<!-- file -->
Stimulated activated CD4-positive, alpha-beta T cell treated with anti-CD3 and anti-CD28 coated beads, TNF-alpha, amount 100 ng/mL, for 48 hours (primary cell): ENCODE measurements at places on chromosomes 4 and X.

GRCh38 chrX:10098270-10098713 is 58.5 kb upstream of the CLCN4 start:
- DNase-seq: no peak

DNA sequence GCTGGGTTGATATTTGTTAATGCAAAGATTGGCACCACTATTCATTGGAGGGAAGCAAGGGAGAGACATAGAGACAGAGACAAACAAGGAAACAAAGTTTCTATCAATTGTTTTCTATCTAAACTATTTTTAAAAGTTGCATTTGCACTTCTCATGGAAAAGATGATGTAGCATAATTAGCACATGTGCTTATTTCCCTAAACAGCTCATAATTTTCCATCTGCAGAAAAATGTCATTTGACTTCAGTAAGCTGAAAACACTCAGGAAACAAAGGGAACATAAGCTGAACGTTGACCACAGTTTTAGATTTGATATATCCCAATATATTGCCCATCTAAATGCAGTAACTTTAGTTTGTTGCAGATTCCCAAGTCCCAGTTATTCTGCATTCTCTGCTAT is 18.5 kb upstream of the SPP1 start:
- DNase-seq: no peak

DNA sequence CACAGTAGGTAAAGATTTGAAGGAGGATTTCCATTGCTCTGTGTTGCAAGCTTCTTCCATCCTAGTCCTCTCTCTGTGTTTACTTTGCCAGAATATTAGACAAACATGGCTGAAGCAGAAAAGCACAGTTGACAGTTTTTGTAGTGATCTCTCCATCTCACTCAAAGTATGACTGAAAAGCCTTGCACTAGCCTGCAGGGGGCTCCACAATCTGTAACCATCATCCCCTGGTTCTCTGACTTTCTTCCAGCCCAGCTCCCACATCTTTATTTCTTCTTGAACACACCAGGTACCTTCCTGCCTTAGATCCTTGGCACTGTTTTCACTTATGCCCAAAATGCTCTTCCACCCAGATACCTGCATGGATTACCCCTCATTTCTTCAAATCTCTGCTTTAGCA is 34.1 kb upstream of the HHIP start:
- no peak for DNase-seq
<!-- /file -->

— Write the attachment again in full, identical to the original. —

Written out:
Stimulated activated CD4-positive, alpha-beta T cell treated with anti-CD3 and anti-CD28 coated beads, TNF-alpha, amount 100 ng/mL, for 48 hours (primary cell): ENCODE measurements at places on chromosomes 4 and X.

GRCh38 chrX:10098270-10098713 is 58.5 kb upstream of the CLCN4 start:
- DNase-seq: no peak

DNA sequence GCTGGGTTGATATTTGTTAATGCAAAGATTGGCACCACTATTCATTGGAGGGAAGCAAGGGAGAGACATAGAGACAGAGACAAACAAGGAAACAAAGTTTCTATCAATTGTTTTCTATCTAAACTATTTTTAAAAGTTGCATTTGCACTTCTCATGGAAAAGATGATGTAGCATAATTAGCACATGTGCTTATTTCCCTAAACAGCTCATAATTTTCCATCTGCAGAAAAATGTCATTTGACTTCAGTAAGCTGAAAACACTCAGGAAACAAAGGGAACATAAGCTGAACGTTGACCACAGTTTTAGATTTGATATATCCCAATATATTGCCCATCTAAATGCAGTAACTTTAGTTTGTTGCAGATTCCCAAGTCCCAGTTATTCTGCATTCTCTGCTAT is 18.5 kb upstream of the SPP1 start:
- DNase-seq: no peak

DNA sequence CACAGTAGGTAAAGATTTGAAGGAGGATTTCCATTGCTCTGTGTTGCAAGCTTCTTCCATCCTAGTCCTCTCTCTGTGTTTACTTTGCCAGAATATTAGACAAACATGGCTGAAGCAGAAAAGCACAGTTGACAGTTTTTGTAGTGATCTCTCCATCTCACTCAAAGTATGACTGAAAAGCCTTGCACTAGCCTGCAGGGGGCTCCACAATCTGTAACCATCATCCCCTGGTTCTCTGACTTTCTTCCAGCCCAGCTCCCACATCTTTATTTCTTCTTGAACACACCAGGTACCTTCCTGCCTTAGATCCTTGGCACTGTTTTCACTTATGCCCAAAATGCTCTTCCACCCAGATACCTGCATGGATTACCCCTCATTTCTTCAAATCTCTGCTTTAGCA is 34.1 kb upstream of the HHIP start:
- no peak for DNase-seq